posted on April 22, 2019 10:23
Quiet: The Power of Introverts in a World That Can’t Stop Talking. (2013). Susan Cain. New York, NY: Broadway Books, 352 pp. ISBN: 9780307352156
Review by Jane Emery, Academic Advising Center, York College of Pennsylvania, York, PA
Make sure to take advantage of campus programs, including leadership opportunities. Speak up in class and be an active team member. Participate in co-curricular activities. This advice is shared with college students from the day they arrive on campus. Doing all these things and learning leadership and collaboration skills create a more well- rounded resume and better prepare students for their lives beyond college.
This isn’t bad advice. People need solid interpersonal skills to succeed in most work environments and engagement in campus activities can help new students with their transition to college. In Quiet: The Power of Introverts in a World That Can’t Stop Talking, author Susan Cain, recognizes this but also points out that this constant advice on becoming more social and outgoing often overlooks and even disvalues the more introverted student. That’s significant since one third to one half of people are introverts, including Cain herself. She acknowledges well known people who have made major contributions to society, including Charles Darwin, Bill Gates, and Rosa Parks, in large part because of their introversion. Creativity is discussed as better cultivated in individual activities and quiet environments than in groups and committees. Chapter 3 is appropriately titled, “When Collaboration Kills Creativity: The Rise of the New Groupthink and the Power of Working Alone” (p. 71).
Introversion and extroversion are defined from a cultural point of view, not a psychological point of view. Cain discusses action as a preference of extroverts versus contemplation as more comfortable to the introvert, not that anyone always uses one or the other all the time. Included in the first chapter is an assessment to help see where one falls on the introvert-extrovert spectrum. Cain discusses Interesting concepts, including discussion of whether introversion-extroversion is something people are born with or learn as they grow. Observation of infants and how they react to new environments may determine their future preference for introversion or extroversion. Introverts often were “high reactive” babies and extroverts, “low reactive” (p. 100). Cain notes that many schools, starting with pre-school, are designed for extroverts and introversion is something to be cured. She explains that shyness is not the same as introversion, but often appears to be the same. Shy people are frequently afraid to speak up whereas introverts may be reluctant to speak up because of overstimulation and their preference for reflection. The last part of the book includes tips for educators, specifically on ways we can provide environments for students with a preference for introversion, to succeed. This supports NACADA’s core values of Inclusivity and respect.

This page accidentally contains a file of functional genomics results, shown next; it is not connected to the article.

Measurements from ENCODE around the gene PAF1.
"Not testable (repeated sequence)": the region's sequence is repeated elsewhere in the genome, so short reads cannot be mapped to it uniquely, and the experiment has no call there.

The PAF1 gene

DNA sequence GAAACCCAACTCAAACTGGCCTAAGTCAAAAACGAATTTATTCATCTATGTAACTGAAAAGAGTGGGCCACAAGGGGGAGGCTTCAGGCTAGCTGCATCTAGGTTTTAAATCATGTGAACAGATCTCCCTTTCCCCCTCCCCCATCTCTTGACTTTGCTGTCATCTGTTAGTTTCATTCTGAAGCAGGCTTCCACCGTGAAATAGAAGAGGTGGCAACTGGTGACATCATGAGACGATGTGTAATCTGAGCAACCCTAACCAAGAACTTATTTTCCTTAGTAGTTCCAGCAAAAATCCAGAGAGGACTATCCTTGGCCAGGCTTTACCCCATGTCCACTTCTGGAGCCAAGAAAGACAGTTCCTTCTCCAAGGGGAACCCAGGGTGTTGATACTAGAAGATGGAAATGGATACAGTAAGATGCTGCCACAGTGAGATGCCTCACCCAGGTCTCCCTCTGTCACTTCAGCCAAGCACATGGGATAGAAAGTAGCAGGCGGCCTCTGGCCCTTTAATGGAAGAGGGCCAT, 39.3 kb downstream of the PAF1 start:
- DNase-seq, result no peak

Culture is discussed in regard to introversion-extroversion. Cain traveled the world and interviewed CEOs, educators, administrators and researchers. She found that eastern cultures tend to place more value on characteristics of introverts, such as quietness, humility and sensitivity. Western cultures seem to value more the characteristics of extroverts, including boldness and verbal skills. She talks about how America has moved from “a Culture of Character to a Culture of Personality” (p. 21). The relational component of NACADA’s core competencies includes the advisor’s ability to communicate in an inclusive and respectful manner with students. Awareness and respect of introversion and extroversion preferences of students are important in advising sessions and programs. Cultural values must always be considered and respected. Cain recommends waiting after asking questions, as “This gives the introverts time to think and encourages reflection” (p. 349).
Quiet is highly recommended and is a helpful resource to academic advisors and educators, as well as, managers and those in relationships of any kind. It is organized in a way that examines history and big picture to more specific situations and cases, ending with useful tips and resources. Cain incorporates research and data, along with real case scenarios and quotes, including this one by Mahatma Ghandi – “In a gentle way, you can shake the world.”
Quiet: The Power of Introverts in a World That Can’t Stop Talking. (2012). Book by Susan Cain. Review by Jane Emery. New York, NY: Broadway Books, 352 pp. ISBN: 9780307352156
NACADA: The Global Community for Academic Advising. (2017). NACADA core values of academic advising. Retrieved from https://www.nacada.ksu.edu/Resources/Pillars/CoreValues.aspx
NACADA: The Global Community for Academic Advising. (2017). NACADA academic advising core competencies model. Retrieved from https://www.nacada.ksu.edu/Resources/Pillars/CoreCompetencies.aspx